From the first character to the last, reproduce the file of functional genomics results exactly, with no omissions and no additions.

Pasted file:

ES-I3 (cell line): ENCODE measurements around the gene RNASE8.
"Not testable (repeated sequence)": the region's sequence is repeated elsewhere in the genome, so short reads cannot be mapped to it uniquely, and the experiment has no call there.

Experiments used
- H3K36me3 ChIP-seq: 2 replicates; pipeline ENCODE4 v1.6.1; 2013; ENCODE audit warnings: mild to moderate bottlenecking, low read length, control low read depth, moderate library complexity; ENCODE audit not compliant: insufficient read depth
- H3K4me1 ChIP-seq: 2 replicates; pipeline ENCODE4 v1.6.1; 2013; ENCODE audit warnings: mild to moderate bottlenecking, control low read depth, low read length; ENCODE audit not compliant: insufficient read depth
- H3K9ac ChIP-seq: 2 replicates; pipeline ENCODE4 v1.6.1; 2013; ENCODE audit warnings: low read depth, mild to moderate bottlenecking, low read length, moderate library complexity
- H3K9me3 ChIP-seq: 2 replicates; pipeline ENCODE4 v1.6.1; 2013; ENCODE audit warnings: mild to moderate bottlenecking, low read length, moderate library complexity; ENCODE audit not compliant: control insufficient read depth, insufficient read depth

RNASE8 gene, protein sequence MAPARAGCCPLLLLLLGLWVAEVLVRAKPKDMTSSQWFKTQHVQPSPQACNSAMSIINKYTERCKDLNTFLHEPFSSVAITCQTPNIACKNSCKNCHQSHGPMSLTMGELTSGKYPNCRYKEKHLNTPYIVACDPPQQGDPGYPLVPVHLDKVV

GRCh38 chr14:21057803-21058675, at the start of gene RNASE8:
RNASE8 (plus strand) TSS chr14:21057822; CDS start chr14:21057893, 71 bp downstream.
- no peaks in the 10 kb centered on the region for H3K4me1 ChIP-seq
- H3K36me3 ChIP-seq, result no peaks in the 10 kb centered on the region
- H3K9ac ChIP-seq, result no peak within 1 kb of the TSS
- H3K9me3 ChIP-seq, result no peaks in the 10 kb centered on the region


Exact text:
ES-I3 (cell line): ENCODE measurements around the gene RNASE8.
"Not testable (repeated sequence)": the region's sequence is repeated elsewhere in the genome, so short reads cannot be mapped to it uniquely, and the experiment has no call there.

Experiments used
- H3K36me3 ChIP-seq: 2 replicates; pipeline ENCODE4 v1.6.1; 2013; ENCODE audit warnings: mild to moderate bottlenecking, low read length, control low read depth, moderate library complexity; ENCODE audit not compliant: insufficient read depth
- H3K4me1 ChIP-seq: 2 replicates; pipeline ENCODE4 v1.6.1; 2013; ENCODE audit warnings: mild to moderate bottlenecking, control low read depth, low read length; ENCODE audit not compliant: insufficient read depth
- H3K9ac ChIP-seq: 2 replicates; pipeline ENCODE4 v1.6.1; 2013; ENCODE audit warnings: low read depth, mild to moderate bottlenecking, low read length, moderate library complexity
- H3K9me3 ChIP-seq: 2 replicates; pipeline ENCODE4 v1.6.1; 2013; ENCODE audit warnings: mild to moderate bottlenecking, low read length, moderate library complexity; ENCODE audit not compliant: control insufficient read depth, insufficient read depth

RNASE8 gene, protein sequence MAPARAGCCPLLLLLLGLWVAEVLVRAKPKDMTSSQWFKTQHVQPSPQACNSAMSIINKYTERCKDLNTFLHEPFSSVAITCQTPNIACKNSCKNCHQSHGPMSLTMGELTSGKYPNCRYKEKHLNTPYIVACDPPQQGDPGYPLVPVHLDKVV

GRCh38 chr14:21057803-21058675, at the start of gene RNASE8:
RNASE8 (plus strand) TSS chr14:21057822; CDS start chr14:21057893, 71 bp downstream.
- no peaks in the 10 kb centered on the region for H3K4me1 ChIP-seq
- H3K36me3 ChIP-seq, result no peaks in the 10 kb centered on the region
- H3K9ac ChIP-seq, result no peak within 1 kb of the TSS
- H3K9me3 ChIP-seq, result no peaks in the 10 kb centered on the region